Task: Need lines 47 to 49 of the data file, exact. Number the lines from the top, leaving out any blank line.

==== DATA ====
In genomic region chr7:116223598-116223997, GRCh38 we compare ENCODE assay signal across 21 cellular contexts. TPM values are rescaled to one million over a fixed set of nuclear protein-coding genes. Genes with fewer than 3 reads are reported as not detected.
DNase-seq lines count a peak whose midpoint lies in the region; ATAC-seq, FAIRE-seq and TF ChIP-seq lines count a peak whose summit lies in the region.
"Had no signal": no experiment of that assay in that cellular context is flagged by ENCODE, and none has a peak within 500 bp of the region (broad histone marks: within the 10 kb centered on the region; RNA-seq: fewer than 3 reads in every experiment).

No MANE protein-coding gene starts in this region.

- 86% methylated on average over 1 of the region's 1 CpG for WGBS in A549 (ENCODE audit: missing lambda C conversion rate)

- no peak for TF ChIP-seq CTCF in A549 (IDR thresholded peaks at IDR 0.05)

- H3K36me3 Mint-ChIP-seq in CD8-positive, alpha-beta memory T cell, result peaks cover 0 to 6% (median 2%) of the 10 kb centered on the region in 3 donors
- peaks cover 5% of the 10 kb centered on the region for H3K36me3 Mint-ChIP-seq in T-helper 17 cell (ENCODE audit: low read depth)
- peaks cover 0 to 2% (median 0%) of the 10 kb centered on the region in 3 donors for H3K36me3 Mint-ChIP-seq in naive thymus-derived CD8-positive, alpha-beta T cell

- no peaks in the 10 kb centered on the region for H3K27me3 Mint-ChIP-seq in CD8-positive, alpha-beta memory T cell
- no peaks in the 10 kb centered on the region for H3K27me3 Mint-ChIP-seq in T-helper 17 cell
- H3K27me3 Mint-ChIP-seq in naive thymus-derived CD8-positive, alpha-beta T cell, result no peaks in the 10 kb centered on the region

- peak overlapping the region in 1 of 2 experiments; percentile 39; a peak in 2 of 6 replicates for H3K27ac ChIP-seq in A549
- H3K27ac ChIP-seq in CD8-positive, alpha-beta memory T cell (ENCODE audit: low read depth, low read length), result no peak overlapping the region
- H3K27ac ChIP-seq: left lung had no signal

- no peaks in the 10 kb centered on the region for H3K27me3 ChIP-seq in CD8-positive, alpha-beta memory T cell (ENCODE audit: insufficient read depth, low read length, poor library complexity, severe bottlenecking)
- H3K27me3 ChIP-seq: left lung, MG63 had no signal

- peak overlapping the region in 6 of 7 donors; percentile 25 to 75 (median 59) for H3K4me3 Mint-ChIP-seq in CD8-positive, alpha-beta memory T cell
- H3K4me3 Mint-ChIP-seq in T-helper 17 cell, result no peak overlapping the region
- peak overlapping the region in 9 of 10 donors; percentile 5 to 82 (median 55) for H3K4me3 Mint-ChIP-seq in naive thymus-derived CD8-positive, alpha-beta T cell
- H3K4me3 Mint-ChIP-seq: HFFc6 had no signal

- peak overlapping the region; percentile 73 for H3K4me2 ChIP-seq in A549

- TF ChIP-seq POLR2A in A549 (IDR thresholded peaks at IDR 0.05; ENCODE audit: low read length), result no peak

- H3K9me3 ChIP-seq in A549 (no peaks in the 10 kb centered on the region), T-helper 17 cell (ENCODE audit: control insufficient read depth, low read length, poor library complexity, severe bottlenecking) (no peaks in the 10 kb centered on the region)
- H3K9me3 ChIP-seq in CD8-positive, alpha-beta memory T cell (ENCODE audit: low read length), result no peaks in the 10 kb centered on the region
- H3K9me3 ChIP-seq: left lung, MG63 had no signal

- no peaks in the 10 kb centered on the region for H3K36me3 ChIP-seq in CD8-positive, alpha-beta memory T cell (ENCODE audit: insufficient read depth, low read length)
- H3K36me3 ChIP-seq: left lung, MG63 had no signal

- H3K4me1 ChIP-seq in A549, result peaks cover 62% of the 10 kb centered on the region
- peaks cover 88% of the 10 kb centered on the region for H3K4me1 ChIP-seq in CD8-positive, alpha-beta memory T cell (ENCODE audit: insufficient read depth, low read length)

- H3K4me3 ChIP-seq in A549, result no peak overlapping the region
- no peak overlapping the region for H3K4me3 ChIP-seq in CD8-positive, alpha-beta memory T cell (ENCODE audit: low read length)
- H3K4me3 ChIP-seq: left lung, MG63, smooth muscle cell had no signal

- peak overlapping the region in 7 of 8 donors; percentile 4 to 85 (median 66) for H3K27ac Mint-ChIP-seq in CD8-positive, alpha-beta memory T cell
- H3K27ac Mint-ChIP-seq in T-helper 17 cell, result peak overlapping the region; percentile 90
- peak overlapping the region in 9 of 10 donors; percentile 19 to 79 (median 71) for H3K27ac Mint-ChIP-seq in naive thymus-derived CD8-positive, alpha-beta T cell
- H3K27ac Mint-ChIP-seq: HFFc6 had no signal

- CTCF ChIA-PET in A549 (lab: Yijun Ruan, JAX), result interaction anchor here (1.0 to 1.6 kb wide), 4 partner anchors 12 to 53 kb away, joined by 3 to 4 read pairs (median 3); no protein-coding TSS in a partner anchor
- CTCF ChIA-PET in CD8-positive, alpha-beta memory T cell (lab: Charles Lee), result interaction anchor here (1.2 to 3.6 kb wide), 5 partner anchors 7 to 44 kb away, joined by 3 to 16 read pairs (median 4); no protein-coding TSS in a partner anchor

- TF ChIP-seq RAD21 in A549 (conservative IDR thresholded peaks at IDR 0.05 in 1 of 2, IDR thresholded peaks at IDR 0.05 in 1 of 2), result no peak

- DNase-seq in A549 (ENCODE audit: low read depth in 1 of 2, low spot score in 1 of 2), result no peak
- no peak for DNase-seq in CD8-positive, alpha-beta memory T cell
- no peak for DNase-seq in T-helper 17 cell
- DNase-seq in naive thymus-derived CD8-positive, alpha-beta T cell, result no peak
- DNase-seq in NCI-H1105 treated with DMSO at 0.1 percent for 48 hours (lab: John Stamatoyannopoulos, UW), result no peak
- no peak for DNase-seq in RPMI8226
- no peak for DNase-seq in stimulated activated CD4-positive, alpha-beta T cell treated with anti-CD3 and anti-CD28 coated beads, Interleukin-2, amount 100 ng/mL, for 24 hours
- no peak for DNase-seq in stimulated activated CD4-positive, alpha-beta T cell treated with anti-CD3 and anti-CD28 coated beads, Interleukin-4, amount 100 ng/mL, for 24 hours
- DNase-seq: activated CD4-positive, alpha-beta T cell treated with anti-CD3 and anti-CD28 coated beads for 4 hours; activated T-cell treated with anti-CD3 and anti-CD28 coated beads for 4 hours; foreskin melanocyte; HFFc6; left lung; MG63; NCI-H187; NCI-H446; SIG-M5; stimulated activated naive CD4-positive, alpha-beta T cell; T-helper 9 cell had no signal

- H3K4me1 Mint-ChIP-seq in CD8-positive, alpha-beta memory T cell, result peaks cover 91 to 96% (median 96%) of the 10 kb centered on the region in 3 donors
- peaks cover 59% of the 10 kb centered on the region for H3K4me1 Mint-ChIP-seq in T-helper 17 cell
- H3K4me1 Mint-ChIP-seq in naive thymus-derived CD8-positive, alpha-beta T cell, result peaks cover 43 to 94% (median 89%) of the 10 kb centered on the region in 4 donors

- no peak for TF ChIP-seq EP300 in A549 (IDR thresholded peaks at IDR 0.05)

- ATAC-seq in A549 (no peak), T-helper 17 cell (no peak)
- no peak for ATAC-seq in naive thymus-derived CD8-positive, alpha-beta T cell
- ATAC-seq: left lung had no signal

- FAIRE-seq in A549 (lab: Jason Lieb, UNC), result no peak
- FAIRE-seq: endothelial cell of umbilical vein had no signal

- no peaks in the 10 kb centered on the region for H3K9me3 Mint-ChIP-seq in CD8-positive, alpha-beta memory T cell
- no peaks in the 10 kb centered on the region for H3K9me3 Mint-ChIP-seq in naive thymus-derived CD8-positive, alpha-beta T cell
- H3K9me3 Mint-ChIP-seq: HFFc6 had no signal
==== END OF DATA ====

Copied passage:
- no peak for DNase-seq in stimulated activated CD4-positive, alpha-beta T cell treated with anti-CD3 and anti-CD28 coated beads, Interleukin-2, amount 100 ng/mL, for 24 hours
- no peak for DNase-seq in stimulated activated CD4-positive, alpha-beta T cell treated with anti-CD3 and anti-CD28 coated beads, Interleukin-4, amount 100 ng/mL, for 24 hours
- DNase-seq: activated CD4-positive, alpha-beta T cell treated with anti-CD3 and anti-CD28 coated beads for 4 hours; activated T-cell treated with anti-CD3 and anti-CD28 coated beads for 4 hours; foreskin melanocyte; HFFc6; left lung; MG63; NCI-H187; NCI-H446; SIG-M5; stimulated activated naive CD4-positive, alpha-beta T cell; T-helper 9 cell had no signal